"While their efforts to bring airline meals into people's homes is a novelty, the key challenge would be to convince customers of its appeal and differentiate its offerings to stand out from other fine dining establishments with similar price points. It would be interesting to see how SIA further evolves this for sustainability and viability," she says.
"Although we have heard of successful examples of flights to nowhere by Taiwan's EVA Air and Australian carrier Qantas Airline, it would have been uncharacteristic for SIA to launch similar offerings given its efforts to contribute to 'greener skies'."
Oh rightly pointed out that for a company that has built itself on a reputation of impeccable customer service, the customer sensing at this critical juncture is essential, as it helps prevent missteps that could lead to a debilitating PR disaster.
"By retracting their initial plan and announcing its new line of services, SIA remained true to their brand ethos and demonstrated resilience as a leader in the aviation industry determined to ride out current challenges by offering new experiences," she says.
BlessAnn Luah, head of communications and partnerships at Distilleri, adds that there were already a number of social media comments suggesting alternative ways that airlines could engage with their customers.
"These reflect the larger public sentiment in understanding their priorities, preferences and concerns. SIA could have also used their database of loyalty members to test out some of these ideas and gauge their responses," she says.
So what can a badly hit consumer brand like SIA do to remain top-of-mind at a time like this without coming across as stretching too far?
Luah says that travel brands need to recognise that that leisure travel will no longer be what it was. "Issues like hygiene, safety, sustainability will be the top considerations for conscious consumers moving forward. Identifying these key factors and working backwards could help SIA form key narratives at this crucial stage, and play a part in redefining travel experience," she says.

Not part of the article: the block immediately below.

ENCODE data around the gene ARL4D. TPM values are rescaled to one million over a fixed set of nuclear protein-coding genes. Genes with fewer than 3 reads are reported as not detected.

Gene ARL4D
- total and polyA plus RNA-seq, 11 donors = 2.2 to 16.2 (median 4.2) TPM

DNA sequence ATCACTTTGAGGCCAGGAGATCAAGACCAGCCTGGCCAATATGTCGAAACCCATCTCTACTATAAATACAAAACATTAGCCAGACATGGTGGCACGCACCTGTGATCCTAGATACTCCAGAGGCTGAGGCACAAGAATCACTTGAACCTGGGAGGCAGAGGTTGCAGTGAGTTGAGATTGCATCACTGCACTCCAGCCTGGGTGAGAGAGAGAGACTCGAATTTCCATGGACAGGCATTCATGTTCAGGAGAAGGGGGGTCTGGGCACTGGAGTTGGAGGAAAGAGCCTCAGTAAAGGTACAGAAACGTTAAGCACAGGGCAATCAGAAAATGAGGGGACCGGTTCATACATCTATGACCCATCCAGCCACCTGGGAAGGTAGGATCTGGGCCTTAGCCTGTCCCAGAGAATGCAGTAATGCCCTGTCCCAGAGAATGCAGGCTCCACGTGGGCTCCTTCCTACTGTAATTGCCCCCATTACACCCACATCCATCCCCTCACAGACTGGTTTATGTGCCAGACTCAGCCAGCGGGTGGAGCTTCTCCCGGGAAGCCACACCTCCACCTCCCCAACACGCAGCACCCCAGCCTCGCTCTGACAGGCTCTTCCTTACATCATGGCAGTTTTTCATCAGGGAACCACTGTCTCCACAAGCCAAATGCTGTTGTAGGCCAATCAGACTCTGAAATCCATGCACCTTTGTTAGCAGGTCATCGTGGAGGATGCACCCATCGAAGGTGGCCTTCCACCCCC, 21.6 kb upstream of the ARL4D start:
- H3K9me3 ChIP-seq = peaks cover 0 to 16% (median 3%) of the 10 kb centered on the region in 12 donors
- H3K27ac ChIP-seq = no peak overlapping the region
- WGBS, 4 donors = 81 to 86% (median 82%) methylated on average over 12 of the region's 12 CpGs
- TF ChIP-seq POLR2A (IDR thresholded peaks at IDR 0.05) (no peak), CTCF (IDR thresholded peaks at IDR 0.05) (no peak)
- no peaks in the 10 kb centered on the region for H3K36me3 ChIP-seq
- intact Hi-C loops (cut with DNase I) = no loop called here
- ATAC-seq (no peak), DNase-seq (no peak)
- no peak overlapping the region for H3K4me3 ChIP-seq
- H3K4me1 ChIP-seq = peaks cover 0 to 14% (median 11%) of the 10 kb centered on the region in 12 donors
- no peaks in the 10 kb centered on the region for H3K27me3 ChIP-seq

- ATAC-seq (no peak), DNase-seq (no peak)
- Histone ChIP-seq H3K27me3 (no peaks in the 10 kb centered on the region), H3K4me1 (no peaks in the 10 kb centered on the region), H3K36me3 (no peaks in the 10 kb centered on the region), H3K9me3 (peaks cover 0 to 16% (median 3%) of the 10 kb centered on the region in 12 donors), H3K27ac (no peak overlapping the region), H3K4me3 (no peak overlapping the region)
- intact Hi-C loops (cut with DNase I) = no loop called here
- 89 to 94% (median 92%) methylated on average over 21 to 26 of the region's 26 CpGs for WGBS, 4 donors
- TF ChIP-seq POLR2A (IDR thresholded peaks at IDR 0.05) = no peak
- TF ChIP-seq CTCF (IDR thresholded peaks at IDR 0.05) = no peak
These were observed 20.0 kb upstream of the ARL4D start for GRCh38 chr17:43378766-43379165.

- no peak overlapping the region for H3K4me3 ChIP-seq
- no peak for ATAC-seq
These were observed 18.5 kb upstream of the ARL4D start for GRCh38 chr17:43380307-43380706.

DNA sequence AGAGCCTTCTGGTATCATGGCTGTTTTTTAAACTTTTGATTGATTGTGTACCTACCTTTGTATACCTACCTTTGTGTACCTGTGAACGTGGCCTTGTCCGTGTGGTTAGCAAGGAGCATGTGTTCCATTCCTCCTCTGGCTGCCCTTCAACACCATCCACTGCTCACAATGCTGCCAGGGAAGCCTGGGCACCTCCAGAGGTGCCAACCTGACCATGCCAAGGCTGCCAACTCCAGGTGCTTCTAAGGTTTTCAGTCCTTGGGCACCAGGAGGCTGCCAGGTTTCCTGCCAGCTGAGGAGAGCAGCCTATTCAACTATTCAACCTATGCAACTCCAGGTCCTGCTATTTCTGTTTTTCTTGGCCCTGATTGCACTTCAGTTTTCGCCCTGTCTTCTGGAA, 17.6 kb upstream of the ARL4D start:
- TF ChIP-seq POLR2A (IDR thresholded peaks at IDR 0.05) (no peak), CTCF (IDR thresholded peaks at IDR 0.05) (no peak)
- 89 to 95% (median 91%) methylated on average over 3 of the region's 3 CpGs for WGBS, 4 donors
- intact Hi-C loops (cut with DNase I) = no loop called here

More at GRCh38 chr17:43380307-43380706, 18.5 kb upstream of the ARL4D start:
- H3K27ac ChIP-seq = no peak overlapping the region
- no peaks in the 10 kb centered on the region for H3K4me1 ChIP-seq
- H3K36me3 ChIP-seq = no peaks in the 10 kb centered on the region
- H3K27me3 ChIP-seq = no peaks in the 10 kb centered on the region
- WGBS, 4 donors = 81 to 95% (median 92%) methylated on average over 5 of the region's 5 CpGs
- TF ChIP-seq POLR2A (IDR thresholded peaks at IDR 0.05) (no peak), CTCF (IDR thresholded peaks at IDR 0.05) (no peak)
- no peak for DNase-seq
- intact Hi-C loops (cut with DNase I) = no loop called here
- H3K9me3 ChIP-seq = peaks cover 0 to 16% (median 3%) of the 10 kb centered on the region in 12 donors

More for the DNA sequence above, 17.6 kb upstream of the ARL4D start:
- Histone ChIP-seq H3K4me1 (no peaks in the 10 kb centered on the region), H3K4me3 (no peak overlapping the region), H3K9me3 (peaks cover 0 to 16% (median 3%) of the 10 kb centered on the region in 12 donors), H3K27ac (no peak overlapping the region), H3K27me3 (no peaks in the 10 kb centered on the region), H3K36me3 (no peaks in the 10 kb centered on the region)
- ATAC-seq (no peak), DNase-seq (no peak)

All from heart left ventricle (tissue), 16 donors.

These could include showing consumers what the airline's non-touch cabin would look like, and showcase 'safe' destinations that people could look forward to post-pandemic.
"[SIA should] dangle reasons to keep coming back to the brand and keep engagement strong among KrisFlyer members by encouraging and rewarding them for standing by the brand through these 'thinner' times. These people would be the first to help launch the airline back into action, and they could easily be cultivated to form an army of brand advocates online," she says.
Oh, meanwhile, says that SIA has become a national pride as a world-class airline, and therefore, needn't worry too much about staying top-of-mind.
She says: "Despite the downturn in the aviation industry, SIA has done well in managing its retrenchment exercise with grace and respect for its outgoing employees. And with current travel restrictions, consumers are not considering to fly, but when they do, I believe that they will still think of SIA."